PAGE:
Going Against the Flow: Laura Behrens Wu, CEO of Shippo

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Laura Behrens Wu is a co-founder and the CEO of Shippo, an enterprise shipping platform. Laura co-founded Shippo after personally experiencing the obstacles businesses face when setting up shipping operations for her own ecommerce business. Today, Shippo powers shipping for platforms, marketplaces, warehouses, and ecommerce businesses. Through one platform, businesses are able to instantly access multiple shipping carriers for real-time rates, shipping labels, international paperwork, package tracking, and return logistics. Companies of all over the world trust Shippo to power their shipping.

What does entrepreneurship mean to you? What underlying characteristics do you see in successful entrepreneurs?

Laura: It boils down to three things.

1. Staying determined

When we first raised our seed round, we pitched 125 investors and got 115 no’s. That was hardly a sign to give up. We worked tirelessly on gaining traction to prove that Shippo was a service that our customers needed. Determination is one of the most important characteristics for entrepreneurs to have.

2. Being flexible

Startups move especially fast and changes happen quickly. This could come in the form of company size, organizational restructuring, and in what is expected from its founders. The ability to learn fast and keep up with changes is essential. We found that having mentors, supportive board members, other founder friends, and getting coaching have helped us significantly along the way.

3. Focus on the customer

I would also advise any entrepreneur to focus relentlessly on their customers, as a way of guiding the business and company culture. Our customers are why we started the company, and are why we are here today. We continue to be grateful that they continue to rely on us to help get their products to the doorsteps of your customers. We are excited to continue our work with them each day.

What are you most proud of having accomplished?

Laura: While there have been many positive milestones on Shippo’s journey, I am relentless when it comes to reaching the next company touchstone. Whenever we’ve reached a significant milestone, I’m already looking to to the next, so it’s hard for me to identify a single accomplishment that I’m proud of.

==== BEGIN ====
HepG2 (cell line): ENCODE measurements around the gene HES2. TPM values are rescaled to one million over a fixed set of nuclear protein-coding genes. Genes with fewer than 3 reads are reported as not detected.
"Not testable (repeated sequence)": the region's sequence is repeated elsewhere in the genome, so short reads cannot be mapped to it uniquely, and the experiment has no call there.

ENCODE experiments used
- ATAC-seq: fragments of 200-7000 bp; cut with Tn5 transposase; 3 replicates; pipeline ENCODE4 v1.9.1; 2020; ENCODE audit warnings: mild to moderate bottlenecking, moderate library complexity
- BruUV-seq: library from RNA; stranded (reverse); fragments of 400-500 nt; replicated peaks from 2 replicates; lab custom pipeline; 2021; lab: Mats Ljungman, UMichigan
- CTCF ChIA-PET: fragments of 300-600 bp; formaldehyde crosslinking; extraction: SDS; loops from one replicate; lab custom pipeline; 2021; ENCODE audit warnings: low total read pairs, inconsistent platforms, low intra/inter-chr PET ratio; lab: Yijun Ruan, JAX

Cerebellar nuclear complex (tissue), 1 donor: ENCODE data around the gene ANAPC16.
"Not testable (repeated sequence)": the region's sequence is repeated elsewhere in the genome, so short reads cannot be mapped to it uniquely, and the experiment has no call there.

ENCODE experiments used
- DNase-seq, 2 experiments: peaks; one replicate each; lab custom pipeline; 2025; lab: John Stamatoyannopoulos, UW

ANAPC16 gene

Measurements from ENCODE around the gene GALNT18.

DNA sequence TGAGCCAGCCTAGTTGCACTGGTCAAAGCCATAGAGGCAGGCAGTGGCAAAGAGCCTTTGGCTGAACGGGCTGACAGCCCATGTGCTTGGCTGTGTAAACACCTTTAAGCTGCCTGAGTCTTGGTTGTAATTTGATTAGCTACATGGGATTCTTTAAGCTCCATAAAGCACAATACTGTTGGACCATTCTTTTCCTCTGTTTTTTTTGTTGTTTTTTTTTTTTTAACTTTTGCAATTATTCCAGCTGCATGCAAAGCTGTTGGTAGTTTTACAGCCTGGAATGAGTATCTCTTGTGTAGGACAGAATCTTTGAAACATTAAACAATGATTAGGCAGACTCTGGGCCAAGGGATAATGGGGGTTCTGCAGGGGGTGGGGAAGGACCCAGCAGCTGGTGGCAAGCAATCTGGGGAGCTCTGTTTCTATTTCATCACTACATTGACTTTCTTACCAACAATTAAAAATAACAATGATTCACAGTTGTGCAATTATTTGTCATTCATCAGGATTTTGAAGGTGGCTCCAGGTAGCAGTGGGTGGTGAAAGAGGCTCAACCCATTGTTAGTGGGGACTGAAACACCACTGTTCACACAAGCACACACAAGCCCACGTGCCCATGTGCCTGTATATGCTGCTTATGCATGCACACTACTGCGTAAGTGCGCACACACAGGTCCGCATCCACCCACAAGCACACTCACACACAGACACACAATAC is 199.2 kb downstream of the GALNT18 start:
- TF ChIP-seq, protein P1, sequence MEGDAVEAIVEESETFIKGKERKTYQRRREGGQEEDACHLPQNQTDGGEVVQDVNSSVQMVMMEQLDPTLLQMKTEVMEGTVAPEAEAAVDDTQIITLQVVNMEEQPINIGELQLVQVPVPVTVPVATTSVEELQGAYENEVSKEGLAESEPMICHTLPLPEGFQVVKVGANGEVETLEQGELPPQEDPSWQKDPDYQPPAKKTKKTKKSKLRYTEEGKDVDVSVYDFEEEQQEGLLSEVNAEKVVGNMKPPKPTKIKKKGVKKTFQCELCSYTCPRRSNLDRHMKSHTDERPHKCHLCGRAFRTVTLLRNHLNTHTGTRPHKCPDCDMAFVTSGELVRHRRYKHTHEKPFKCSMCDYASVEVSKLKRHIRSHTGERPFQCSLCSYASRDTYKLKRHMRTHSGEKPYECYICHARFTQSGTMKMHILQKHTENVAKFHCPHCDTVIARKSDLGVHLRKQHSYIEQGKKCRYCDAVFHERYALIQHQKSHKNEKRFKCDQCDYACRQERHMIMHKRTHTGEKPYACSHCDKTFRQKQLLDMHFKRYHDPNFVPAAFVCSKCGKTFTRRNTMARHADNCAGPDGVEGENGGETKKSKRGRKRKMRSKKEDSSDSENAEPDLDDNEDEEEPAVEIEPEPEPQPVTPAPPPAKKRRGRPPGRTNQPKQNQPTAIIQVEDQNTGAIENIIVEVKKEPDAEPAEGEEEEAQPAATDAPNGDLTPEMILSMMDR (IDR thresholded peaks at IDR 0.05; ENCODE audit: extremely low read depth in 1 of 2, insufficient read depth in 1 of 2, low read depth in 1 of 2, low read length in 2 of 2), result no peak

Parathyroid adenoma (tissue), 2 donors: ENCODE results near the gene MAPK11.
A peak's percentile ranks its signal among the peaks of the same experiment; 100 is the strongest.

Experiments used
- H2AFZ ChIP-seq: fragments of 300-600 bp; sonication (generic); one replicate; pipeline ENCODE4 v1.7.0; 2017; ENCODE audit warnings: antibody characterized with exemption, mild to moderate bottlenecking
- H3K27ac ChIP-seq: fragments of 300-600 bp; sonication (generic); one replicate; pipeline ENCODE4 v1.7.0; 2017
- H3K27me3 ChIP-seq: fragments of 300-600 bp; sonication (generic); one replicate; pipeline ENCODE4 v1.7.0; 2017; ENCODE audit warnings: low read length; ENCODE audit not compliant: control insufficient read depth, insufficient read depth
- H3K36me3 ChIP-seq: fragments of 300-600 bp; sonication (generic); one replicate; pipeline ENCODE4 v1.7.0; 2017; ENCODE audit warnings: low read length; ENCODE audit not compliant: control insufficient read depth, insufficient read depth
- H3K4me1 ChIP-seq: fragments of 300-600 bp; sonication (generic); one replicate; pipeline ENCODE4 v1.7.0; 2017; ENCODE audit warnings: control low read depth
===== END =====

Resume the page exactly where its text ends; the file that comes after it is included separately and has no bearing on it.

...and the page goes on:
If I had to name something I’m proud of today, it would have to be our team—now a wonderful group of 60 people (and rapidly growing) My co-founder and I are thankful and privileged to be surrounded with such talented people who share our vision and and are working towards the same goal everyday.

Tell us about an instance when you went against the flow to achieve your goal.

Laura: Working hard to gain customer traction is a great example of “going against the flow” when we were first trying to get Shippo off the ground. At one point in our early days, we could have easily folded against the pressure of long enterprise sales cycles working against us. But instead, we fought to keep Shippo going. We needed our shipping volume to earn revenue that would make Shippo sustainable and allow us to gain credibility with enterprise companies.

Soon, we dropped enterprise pursuits for the time being, and turned to the small-medium business market (SMBs)— going against the common wisdom of landing blue-chip clients before focusing on the long tail. Today, we serve over 10,000 business of all sizes that rely on Shippo to make their business successful.

What drives you? How do you measure success for yourself?

Laura: Being a startup founder means that you learn and experience a lot career-wise in a compressed amount of time. The opportunity to constantly learn drives me each day.

Personally, success means being surrounded by people who are smarter than me, who can teach me something at every turn and help me grow. Personal growth both personally and professionally are important for me. I never want to be in a position where I later regret not pursuing an opportunity.

What advice can you offer to women who want a career in your industry?

Laura: I started in tech as an intern and adopted the approach of taking any opportunity I could get—and then working hard to make the most out of it. I recommend this approach to others as a way of getting their foot in the door.

Over the years, I’ve learned that building your network is important, but it is equally important to not waste your time at superfluous networking events. If you want to be a founder, my advice would be to build something that resembles “painkillers not vitamins”—sage advice my former CEO once gave me. You’ll want to solve a real problem, rather than just build something that’s “nice to have.”

What advice would you give to your 22 year old self? What do you know now that you wish you knew back then?

Laura: Again, it’s hard to pinpoint a single pearl of wisdom as a catch all. I’ve taken a wide spectrum of advice from mentors before me—and to them, I give my thanks:

Painkillers not vitamins—smart advice I got from my former CEO.

It’s better to have a hole in the organization than a a**hole

Stay optimistic, work hard, and don’t give up

Fake it until you make it. Perception matters but you’ll have to actually make it later on

Hire slow and fire fast.

Building a strong culture is will be a driving force of your business.

A good co-founder is invaluable

Follow Laura at @LauraBehrensWu, check out the other interviews in Going Against the Flow series at http://www.huffingtonpost.com/charu-sharma/ and join this movement to empower 1 million female entrepreneurs on goagainsttheflow.com.